2007.04.19 Bond Perry, picked up the torch and finished the work, planting several types of tomatoes, peppers (donated by Maria Orozco-Newton), eggplant (two kinds), basil, oregano, parsley, yellow fleshed water melon, zucchini, ruby chard, sunflowers. Then, Bond was given half of the beans kept by Dwight and actually found the guts to plant three rows of them.

2007.05.19 The day before the memorial service, 3 of Dwights bean sprouted.

2007.05.20 Memorial service for Dwight E. Smith. Dwights surviving family and wife, Carol Hilton, were gracious and kind. Several people came to the garden and enjoyed Bonds work and the bean sprouts. James Newton said that Dwight would want us to continue with the garden and announced the upcoming memorial "no gas" dinner.

What do we need to do to make the garden work at PUUF?

James Newton says: I have talked to a few people and there is an interest in trying to grow things again there, but some hope has to be presented that he failures of the past will not be repeated. In my mind, the lack of automatic watering was the thing that killed the last attempt at a vegetable garden. Lack of coordinated labor killed the prior butterfly garden.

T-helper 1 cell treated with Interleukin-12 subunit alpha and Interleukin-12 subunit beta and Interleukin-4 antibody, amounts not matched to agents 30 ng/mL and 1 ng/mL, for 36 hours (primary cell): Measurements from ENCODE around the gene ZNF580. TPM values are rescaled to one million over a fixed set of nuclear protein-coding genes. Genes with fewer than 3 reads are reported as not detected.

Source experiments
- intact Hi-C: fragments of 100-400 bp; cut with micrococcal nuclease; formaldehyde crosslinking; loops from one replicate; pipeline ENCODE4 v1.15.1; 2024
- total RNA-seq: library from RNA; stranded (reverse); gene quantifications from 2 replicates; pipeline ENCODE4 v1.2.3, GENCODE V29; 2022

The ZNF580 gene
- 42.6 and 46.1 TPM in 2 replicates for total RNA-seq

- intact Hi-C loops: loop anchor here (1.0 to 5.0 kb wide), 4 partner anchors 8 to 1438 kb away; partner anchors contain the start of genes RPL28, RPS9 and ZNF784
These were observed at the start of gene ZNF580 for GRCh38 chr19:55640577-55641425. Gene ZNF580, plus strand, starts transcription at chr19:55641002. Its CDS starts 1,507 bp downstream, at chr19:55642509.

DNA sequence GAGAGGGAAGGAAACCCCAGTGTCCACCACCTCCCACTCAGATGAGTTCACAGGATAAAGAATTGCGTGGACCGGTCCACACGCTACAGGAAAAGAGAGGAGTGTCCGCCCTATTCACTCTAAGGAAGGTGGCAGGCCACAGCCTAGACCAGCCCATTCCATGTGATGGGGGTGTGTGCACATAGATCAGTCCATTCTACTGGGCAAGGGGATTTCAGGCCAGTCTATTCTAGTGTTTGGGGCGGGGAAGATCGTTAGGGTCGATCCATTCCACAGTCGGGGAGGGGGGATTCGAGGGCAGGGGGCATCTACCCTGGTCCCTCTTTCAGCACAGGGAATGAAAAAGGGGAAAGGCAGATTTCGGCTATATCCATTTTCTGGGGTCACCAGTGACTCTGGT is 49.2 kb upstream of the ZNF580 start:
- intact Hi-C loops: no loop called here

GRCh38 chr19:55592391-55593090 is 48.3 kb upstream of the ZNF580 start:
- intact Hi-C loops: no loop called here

Automation:

  1. Water: An automatic drip system should cost a few hundred dollars or less. Bob Kintz installed a facet on his own, and James Newton has a drip system kit that is not being used. That brings the cost down to just the cost of an automatic timer valve.
     
  2. Fence: We also need a new fence around the beds. Bob might be willing to supervise this and James would be happy to help him. Bob has stakes and chicken wire ready. Not the most attractive fence, but more than good enough.
     

Labor: Here are some suggestions for how to solve the labor problems we encountered in the past:

  1. Master Gardener: A master gardener needs to be recruited or hired to oversee the progress and document what needs to be done next. This person would not be asked to do the work, but just oversee and advise by writing out job lists and schedules for others. I know we have some members who are very competent and I would be willing to bet that someone with the qualifications would volunteer. James Newton is not qualified. Kathleen has indicated she might be willing to do this job.
     
  2. Weekly Care: Two or more people who simply check off the items on the master gardeners list. Weeding, trimming, amending, fertilising, etc...